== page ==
A Life Of Gratitude
While the island was making preparations to celebrate the 45th Anniversary of home rule, the village of Mutalau was making preparations of another kind; the village was preparing for the final rituals of a Christian-burial of one of the pioneers in the development of modern Mutalau, if it comes to that, the development of modern Niue.
Respected village leader and elder Hafe Vilitama had died, aged 90, on Saturday 28th September at Niue Foou Hospital.
On Wednesday morning this week, the leading clergy of what was once the LMS Church, now Ekalesia Kerisiano Niue, led by grandson Dr Matagi Vilitama, gathered in the church that Hafe helped to build, to bid him farewell.
Those who spoke at the service – from the members of the family to the representatives from the village, the church and the government – weaved a rich fine-mat of anecdotes and reflections that provided a window into a remarkable life.
Hafe Vilitama was born in 1929 at a time when the island was becoming more aware of the outside world. The banana and handcraft trade with New Zealand was picking up momentum; the education system was slowly being taken over by the government administration from the Church, but still there were only two primary schools – Tufukia in Alofi and Tuatea at Hakupu.
According to grand-daughter Assembly member Maureen Melekitama, Vili first attended school at Tuatea until the Administration was able to build a third school at Kofekoke in Mutalau in 1940. In 1943, at the age of 14 he was selected to be an assistant teacher at Kofekoke. The appointment was no doubt helped by the fact that Vili had been judged the top scholar for two consecutive years. Remarkably, but not unusual for the time, he would have helped taught pupils who would have been older than himself.
In time, in his long career spanning over 40 years in education, Hafe Vilitama rose through the ranks from those early beginnings as an assistant teacher to become in 1978, the first tagata motu to be appointed Director of Education; he did it all through his ability to learn quickly and through his natural intelligence.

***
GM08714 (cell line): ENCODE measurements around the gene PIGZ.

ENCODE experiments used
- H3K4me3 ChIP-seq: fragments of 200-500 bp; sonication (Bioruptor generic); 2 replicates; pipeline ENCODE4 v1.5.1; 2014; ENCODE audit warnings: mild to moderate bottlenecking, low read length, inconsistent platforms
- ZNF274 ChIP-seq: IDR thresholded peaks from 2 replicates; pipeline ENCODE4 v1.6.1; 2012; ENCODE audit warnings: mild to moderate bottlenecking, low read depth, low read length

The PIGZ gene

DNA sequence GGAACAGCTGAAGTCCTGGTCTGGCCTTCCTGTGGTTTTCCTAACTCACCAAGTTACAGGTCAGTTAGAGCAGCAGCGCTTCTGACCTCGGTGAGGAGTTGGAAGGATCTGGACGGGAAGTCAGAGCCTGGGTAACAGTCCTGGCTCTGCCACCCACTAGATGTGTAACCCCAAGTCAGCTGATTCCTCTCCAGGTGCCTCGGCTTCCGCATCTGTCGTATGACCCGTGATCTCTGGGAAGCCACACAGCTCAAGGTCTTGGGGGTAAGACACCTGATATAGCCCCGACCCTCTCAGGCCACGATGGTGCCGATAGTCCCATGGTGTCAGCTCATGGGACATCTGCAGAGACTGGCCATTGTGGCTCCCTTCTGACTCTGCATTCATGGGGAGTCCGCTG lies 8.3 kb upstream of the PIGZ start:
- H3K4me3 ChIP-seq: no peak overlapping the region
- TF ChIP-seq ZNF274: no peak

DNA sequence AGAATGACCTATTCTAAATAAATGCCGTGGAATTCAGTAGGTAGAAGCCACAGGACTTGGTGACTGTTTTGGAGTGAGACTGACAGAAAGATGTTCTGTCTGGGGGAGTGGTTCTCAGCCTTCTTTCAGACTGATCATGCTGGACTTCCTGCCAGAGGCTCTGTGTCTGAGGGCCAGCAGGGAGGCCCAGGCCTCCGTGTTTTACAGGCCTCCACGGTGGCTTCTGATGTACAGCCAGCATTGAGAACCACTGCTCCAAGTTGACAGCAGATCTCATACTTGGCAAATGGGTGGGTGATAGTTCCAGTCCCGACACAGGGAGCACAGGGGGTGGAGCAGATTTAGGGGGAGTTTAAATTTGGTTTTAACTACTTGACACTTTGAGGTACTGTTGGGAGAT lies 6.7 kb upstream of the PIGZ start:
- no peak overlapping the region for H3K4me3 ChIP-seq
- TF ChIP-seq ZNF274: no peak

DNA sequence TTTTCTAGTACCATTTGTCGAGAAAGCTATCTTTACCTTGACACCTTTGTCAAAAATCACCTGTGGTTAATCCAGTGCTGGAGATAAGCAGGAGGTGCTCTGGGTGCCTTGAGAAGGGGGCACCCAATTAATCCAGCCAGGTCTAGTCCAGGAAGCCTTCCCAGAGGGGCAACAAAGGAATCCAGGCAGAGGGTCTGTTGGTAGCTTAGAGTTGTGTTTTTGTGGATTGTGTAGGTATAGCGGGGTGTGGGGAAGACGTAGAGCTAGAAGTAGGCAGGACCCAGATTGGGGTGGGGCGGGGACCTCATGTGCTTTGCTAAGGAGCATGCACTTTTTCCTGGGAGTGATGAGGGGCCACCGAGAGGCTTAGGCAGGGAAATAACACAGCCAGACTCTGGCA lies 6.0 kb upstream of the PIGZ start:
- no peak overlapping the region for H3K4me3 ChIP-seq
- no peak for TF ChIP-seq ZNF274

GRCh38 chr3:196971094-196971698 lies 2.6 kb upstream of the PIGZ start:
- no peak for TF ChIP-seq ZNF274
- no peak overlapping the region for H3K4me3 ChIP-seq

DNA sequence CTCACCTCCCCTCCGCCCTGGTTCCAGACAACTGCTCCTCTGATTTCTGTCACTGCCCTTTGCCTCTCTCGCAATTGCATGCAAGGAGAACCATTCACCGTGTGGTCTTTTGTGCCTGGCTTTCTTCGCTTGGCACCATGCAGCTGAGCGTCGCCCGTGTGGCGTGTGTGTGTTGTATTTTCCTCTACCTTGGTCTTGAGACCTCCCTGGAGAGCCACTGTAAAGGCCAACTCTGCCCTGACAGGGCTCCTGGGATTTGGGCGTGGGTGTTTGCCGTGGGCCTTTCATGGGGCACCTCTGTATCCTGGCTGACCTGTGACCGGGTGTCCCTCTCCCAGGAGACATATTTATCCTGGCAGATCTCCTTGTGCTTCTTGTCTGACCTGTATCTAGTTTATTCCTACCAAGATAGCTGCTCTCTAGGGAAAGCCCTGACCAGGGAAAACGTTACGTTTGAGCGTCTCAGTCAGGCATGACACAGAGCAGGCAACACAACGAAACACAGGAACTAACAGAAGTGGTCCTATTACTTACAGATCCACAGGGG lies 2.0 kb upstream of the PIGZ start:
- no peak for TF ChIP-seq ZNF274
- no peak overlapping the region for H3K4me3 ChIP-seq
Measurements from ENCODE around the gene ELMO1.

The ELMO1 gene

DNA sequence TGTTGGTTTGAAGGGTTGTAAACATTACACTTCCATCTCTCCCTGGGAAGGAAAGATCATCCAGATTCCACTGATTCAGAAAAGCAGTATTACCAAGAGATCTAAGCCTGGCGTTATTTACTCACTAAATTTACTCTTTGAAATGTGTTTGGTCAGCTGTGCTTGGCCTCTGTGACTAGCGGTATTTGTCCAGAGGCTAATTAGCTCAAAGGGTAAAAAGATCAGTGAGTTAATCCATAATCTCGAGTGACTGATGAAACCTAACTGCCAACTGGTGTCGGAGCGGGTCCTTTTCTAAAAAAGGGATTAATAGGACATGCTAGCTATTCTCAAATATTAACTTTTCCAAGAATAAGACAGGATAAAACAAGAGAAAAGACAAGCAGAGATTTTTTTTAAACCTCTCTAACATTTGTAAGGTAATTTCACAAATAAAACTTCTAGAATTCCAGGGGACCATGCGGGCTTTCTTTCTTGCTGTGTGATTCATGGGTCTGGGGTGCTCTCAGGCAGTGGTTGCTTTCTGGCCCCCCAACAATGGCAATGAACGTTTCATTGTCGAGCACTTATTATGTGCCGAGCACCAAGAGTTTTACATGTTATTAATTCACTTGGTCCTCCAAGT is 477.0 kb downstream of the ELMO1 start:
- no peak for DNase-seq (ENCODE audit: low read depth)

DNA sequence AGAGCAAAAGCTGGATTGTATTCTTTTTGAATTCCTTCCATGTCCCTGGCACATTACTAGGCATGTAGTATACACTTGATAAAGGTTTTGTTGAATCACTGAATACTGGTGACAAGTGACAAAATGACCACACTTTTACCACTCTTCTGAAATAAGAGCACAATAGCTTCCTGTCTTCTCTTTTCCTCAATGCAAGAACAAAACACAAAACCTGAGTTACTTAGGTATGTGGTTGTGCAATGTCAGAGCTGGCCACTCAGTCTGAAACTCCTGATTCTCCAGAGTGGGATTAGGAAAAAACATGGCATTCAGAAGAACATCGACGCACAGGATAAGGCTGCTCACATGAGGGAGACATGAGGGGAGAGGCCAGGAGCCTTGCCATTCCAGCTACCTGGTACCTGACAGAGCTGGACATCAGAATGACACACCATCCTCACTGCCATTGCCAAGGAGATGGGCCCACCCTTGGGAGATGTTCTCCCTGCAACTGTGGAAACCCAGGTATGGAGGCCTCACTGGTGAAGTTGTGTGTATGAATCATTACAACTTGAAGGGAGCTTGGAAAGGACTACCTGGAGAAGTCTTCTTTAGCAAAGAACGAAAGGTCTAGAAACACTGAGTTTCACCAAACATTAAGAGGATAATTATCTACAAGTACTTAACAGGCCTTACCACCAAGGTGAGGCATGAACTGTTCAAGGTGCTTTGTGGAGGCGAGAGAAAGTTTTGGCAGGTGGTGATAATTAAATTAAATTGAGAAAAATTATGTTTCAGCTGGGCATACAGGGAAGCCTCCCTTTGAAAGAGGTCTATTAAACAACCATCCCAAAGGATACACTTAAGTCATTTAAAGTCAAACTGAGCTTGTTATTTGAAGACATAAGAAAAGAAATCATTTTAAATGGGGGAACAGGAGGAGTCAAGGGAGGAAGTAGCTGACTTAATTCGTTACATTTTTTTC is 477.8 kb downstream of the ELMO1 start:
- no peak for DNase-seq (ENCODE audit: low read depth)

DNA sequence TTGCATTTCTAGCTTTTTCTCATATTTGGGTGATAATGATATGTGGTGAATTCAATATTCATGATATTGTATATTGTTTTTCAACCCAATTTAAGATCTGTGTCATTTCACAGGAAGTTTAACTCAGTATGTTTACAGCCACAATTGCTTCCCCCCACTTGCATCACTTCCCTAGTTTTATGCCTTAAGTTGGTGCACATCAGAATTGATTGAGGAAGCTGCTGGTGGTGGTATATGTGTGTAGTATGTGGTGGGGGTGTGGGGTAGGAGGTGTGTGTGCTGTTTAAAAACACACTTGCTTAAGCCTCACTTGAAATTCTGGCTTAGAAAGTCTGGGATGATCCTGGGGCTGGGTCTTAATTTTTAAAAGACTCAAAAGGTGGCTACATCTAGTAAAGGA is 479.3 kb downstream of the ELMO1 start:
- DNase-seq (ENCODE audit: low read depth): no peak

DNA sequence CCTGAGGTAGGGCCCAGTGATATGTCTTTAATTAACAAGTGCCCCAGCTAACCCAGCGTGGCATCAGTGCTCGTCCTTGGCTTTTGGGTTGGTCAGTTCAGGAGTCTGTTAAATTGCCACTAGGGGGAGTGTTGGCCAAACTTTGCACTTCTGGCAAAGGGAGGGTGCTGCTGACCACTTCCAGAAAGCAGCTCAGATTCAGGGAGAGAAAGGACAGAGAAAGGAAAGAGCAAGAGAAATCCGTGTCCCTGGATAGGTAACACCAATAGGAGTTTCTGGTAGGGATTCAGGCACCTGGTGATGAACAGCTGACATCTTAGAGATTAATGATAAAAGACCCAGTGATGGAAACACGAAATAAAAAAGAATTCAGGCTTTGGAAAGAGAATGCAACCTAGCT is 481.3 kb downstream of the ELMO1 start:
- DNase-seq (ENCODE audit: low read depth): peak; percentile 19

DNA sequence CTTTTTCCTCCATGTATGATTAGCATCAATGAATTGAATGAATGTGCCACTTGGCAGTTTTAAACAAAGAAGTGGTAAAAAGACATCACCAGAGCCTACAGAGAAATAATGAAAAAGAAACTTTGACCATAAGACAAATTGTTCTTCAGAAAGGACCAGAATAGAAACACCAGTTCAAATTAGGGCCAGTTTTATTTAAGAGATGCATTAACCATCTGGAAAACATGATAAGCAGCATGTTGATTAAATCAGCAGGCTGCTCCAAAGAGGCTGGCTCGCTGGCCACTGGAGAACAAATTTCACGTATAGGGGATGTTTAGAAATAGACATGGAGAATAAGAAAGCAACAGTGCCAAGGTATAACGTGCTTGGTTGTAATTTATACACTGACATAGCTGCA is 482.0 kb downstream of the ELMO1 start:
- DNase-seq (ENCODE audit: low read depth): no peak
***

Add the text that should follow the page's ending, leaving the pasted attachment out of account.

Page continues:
When his career in education came to an end, it was almost inevitable that he would end up being the political leader for Mutalau. He was Mutalau’s representative in the Assembly for 12 years from 1987 to 1999.
His commitment to his faith and no doubt ever mindful that the Christian God first made landfall at the Mutalau sea landing at Uluvehi in 1846, Vili looked at the ageing church and decided to build a new one. It was in this same church that the privilege of delivering the final words of comfort to the congregation was given to Vili’s grandson Dr Matagi Vilitama who had travelled from Australia for the funeral.
Matagi spoke with fondness and respect for Hafe and told the large congregation that he was not about to deliver a sermon, but preferred to regard the life of his grandfather as a sermon in itself. He summed up his grandfather’s life as ‘a grateful life, a life of gratitude’.
As the funeral procession left the church he helped to build and to name Fupiu Tala Mitaki, beyond the village green bathed in brilliant sunlight, beyond the village boundary towards Tafiti, dark rain clouds were building in the late afternoon. Some with a strong sense of tradition would say that was clearly a message from the Heavens for a man of the church, a man who had a fondness for history, a man who lived by his Christian principles, a man proud of his heritage; this was an affirmation that Ululauta was indeed the first to see the light.
Hafe Vilitama’s forefathers in 1846 had allowed the missionaries to land and had willingly thereafter shared the good news with the rest of the island. Some 100 years later, in 1943 in the village school called Kofekofe, in that same unselfish tradition, Hafe Vilitama was willing to share his knowledge with those willing to learn. Like Fakafitienua of old, he knew his purpose in life.
Rest in peace Hafe Vilitama.